IPI Publication: Strategic Communications in UN Peace Operations — From an Afterthought to an Operational Necessity
By Jake Sherman and Albert Trithart
United Nations peace operations are increasingly recognizing strategic communications as essential to implementing their mandates and managing expectations about what they can and cannot achieve. While the use of strategic communications in UN peace operations is not new, it has taken on added importance due to changes in patterns of violence and in the technological landscape. These changes are being exploited by armed groups and other stakeholders to shape perceptions of the political landscape, undermine confidence in missions, and mobilize violence, UN personnel, and other targets. At the same time, the communications revolution offers UN peace operations new capabilities to share information with the public and gather public input.
In response to these changes, UN missions have been ramping up their communications capabilities and shifting their approach. Nonetheless, missions continue to face obstacles. Many mission leaders do not treat strategic communications as central to planning and decision making. Most missions lack strategic communications personnel with the up-to-date, specialized skills needed, and there is a general lack of training. Missions also lack adequate policy and guidance and systems for monitoring and evaluating their strategic communications activities.
To address these challenges, UN peace operations need to continue adapting their approach to designing strategic communications plans. As a starting point, strategic communications should be directly in service to a mission’s mandated objectives. Missions should keep in mind all audiences and constituencies — domestic, regional, and international — and tailor their messages to each of them. These messages should be grounded in evidence, rooted in story-telling, and transmitted through credible messengers. Communications should also be two-way so that missions are not simply informing local communities but also being informed by them. Finally, missions should regularly monitor, evaluate, and learn from their strategic communications.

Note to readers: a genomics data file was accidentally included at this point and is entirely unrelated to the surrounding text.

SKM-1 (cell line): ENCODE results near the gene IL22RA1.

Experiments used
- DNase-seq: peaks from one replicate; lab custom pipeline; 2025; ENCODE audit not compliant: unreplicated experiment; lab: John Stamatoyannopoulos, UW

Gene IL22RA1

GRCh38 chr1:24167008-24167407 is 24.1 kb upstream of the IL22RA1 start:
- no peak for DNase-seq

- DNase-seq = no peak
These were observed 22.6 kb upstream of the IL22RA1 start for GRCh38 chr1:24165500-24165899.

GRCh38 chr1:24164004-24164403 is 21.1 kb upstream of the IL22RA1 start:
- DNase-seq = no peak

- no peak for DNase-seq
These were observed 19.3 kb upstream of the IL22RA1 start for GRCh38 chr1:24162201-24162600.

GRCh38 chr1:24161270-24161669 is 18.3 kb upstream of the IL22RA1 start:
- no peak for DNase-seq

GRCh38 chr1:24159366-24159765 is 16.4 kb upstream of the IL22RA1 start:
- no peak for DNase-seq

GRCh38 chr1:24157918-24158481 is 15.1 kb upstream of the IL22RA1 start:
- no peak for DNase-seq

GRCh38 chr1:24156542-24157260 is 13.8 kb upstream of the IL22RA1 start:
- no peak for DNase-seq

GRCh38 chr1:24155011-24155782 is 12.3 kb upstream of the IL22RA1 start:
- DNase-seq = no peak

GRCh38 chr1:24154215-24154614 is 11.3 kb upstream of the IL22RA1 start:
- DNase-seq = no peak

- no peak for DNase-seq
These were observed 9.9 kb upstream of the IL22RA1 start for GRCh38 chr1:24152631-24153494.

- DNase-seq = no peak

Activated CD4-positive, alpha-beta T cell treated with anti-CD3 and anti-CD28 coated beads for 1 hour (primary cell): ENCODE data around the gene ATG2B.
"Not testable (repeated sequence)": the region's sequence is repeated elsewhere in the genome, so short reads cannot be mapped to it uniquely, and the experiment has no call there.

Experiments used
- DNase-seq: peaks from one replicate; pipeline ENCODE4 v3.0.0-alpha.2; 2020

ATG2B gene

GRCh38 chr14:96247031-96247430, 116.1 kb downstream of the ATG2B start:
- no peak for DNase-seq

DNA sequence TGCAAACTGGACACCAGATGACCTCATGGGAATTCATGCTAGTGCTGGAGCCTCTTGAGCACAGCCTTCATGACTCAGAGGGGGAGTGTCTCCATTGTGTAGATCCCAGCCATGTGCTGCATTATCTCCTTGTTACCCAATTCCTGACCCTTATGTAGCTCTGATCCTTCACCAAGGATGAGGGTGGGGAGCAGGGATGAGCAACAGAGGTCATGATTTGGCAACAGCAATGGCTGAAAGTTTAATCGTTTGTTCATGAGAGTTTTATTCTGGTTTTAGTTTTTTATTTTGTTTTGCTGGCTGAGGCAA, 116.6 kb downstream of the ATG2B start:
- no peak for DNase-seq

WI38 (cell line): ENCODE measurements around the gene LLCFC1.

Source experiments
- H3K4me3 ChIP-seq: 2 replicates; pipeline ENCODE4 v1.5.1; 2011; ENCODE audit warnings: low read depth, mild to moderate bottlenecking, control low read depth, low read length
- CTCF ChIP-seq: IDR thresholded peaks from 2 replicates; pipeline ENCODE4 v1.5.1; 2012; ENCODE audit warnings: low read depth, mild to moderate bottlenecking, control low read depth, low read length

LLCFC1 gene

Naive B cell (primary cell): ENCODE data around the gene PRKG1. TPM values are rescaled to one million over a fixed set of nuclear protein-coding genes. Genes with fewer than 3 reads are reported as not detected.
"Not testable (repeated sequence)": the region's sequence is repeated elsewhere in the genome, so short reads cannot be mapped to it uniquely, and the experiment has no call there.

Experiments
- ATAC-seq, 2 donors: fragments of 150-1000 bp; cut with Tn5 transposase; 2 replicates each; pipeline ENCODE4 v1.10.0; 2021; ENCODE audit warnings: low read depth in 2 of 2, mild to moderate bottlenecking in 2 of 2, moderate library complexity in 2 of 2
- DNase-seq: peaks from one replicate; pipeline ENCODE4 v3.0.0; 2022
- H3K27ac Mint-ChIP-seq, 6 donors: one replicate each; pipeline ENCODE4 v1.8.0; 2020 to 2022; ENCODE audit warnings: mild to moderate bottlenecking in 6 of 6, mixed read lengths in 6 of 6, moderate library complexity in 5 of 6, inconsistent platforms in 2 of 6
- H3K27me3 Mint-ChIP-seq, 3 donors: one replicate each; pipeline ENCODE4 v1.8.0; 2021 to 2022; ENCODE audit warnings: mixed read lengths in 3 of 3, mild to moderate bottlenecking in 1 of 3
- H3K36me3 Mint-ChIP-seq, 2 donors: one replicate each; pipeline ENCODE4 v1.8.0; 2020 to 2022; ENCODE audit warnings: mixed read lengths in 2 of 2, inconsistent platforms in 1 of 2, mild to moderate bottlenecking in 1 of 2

To effectively adapt their approach to strategic communications, missions need additional and modernized capabilities. This requires both more targeted recruitment and better training. They also need to give communications personnel a seat at the decision-making table as part of a shift toward a whole-of-mission, preventive approach to strategic communications. Toward this end, there is a need for more accountability and guidance on strategic communications, as well as more coordination both within missions and with other actors. Ultimately, peace operations require a cultural shift, with mission leaders seeing strategic communications as a core mission capacity.
The following paper was recently authored and published by the International Peace Institute (IPI). Many of the paper’s findings stem from a virtual workshop organized by IPI with support from the United Nations Department of Peace Operations (DPO) in April 2021, which examined current strategic communications practices in UN peace operations, recommended what additional capacities, resources, and approaches are needed, and identified lessons that peace operations could learn from other parts of the UN system and external communications professionals.
Link to the publication: Strategic Communications in UN Peace Operations — From an Afterthought to an Operational Necessity